Using Sports Betting to Stoke Fear
Since the US Supreme Court overturned PASPA in May, essentially giving each state in America the right to legislate sports betting as they determine necessary, Congress has taken it upon itself to examine the possibility of regulating sports betting on the federal level, starting with the aforementioned hearing.
Bruning translated that into this part of his op-ed: “Kids will now be able to use their phones to bet on their favorite sports team.” This couldn’t be further from the truth, as most states that are legalizing sports betting do not allow it to be done online, only at land-based wagering facilities. And the states – like New Jersey – that allow online betting have proven that the Know Your Customer technology is effective in restricting bettors to those of legal age.
He also noted, “The only pot at the end of the sports-betting rainbow is filled with fool’s gold. Sports betting is a low margin venture.” What Bruning failed to see is that New Jersey, the state that won the Supreme Court case and quickly launched its sports betting industry, has shown more than $40 million from its mid-June inception to the end of September. Does that qualify as a low-margin venture?
Using Falsehoods to Stoke Fear
Midway through the op-ed, Bruning noted, “The Federal Bureau of Investigation has warned Congress that ‘online casinos are vulnerable to a wide array of criminal schemes’ and ‘may provide more opportunities for criminals to launder illicit proceeds with increased anonymity.’” The quotes came from a 2013 FBI letter to a member of Congress as to possible dangers of criminals using online gambling, but it did not note all of the new technology used in states like New Jersey to prevent those crimes from happening.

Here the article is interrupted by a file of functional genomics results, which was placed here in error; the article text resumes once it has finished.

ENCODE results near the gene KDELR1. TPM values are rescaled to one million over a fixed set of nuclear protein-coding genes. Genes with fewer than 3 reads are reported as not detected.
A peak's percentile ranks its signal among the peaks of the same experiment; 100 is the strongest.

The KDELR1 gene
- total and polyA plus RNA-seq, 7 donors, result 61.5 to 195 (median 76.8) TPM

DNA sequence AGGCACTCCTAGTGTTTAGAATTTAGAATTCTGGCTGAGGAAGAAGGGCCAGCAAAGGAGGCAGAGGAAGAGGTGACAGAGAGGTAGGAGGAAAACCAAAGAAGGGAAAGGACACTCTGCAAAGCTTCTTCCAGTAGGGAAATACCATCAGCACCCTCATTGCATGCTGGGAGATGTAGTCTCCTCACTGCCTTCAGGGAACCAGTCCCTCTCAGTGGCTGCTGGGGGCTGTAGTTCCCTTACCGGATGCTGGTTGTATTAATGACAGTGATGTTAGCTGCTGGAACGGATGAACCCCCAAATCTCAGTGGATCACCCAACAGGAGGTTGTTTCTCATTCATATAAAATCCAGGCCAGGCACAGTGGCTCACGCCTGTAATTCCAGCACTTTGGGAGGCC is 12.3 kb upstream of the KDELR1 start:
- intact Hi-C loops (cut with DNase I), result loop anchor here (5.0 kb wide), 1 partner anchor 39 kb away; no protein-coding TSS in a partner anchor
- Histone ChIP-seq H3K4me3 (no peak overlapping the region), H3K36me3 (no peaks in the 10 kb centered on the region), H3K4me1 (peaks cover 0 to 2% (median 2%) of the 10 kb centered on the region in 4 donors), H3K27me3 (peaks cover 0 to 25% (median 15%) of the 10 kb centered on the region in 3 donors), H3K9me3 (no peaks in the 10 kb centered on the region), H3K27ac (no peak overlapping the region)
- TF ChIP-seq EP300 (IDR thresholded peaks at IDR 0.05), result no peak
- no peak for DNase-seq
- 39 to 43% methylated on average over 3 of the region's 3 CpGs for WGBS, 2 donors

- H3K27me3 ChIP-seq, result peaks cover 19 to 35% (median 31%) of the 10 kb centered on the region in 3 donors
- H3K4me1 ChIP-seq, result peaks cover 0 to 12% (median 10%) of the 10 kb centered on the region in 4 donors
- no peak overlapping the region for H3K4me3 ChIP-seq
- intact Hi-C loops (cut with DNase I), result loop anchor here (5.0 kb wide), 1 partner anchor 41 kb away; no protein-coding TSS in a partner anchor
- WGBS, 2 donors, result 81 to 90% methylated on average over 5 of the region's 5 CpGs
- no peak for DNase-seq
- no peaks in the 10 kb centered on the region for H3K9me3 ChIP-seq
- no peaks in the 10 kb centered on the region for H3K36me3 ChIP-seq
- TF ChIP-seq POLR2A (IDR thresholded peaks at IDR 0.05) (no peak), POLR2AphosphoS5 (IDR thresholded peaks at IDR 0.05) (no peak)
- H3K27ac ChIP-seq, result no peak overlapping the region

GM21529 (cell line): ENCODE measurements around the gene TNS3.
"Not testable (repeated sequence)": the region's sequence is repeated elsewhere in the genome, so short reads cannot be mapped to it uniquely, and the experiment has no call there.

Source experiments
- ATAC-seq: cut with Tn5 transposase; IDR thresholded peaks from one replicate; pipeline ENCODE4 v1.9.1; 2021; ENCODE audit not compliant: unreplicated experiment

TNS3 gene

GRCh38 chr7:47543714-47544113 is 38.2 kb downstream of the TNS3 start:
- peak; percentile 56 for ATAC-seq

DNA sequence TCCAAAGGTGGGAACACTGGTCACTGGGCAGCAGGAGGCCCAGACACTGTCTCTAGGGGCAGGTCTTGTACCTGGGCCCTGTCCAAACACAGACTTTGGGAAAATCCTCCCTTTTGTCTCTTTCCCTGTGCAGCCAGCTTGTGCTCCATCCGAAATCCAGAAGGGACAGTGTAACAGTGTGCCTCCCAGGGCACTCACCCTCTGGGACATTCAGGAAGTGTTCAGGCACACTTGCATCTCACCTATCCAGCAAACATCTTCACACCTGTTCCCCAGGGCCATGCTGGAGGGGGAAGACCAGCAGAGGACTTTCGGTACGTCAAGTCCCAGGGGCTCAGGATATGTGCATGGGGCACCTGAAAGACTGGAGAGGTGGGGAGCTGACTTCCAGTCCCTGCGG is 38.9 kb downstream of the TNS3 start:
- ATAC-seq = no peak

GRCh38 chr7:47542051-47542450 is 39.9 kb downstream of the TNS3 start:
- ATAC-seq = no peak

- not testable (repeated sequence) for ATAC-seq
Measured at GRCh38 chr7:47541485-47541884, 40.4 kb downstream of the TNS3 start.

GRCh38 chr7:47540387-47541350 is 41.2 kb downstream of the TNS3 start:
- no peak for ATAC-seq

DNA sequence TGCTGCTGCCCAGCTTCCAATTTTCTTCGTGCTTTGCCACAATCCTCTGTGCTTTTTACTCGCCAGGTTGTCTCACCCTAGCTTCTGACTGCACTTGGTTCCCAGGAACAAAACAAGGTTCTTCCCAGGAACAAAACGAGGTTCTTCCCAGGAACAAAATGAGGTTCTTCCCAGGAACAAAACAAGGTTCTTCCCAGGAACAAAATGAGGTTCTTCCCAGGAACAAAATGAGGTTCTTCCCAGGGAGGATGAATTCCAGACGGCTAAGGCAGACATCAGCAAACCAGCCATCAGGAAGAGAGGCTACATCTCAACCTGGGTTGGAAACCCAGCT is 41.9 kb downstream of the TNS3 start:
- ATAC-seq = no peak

Essentially, Bruning missed the entire point of a regulated industry, which is to protect customers from criminal elements and prevent those crimes altogether. States like New Jersey have implemented the latest technology to do just that, and all states with regulated online poker and casino games – and now sports betting – are using this technology.
Bruning wrote that Congress must crack down on illegal online gambling and sports betting, as well as to restore the Wire Act to its original wording and definition – which was written in 1961.
Bruning says Congress should "restore" the Wire Act. Again, because that worked so well? Also, I think Bruning thinks the Wire Act was a federal ban on online gambling or on sports gambling. It wasn't. pic.twitter.com/4M1u1TtVIo
— michelleminton (@michelleminton) September 27, 2018
Adelson Pays Well
It is not clear what Bruning is paid to serve as counsel to the Coalition to Stop Internet Gambling. But it is clear that Adelson is sparing no expense when funding the campaigns of numerous members of Congress in their bids for reelection next month. Bloomberg reported last week that the Adelsons just added another $25 million to Republican candidates, on top of the $87 million they had already given.
Investments in candidates like Senator Lindsey Graham and former Representative Jason Chaffetz proved ineffective in stopping online gambling, as both failed in their efforts to pass RAWA-type legislation and overturn the 2011 Wire Act decision. However, Adelson is willing to put more money into candidates willing to do his bidding, and he is hoping that one of those bets on the mid-term elections pays off.
Sheldon Adelson has added $25 million to his mid-term spending. https://t.co/dS9eJLGYFh
— Bloomberg (@business) October 21, 2018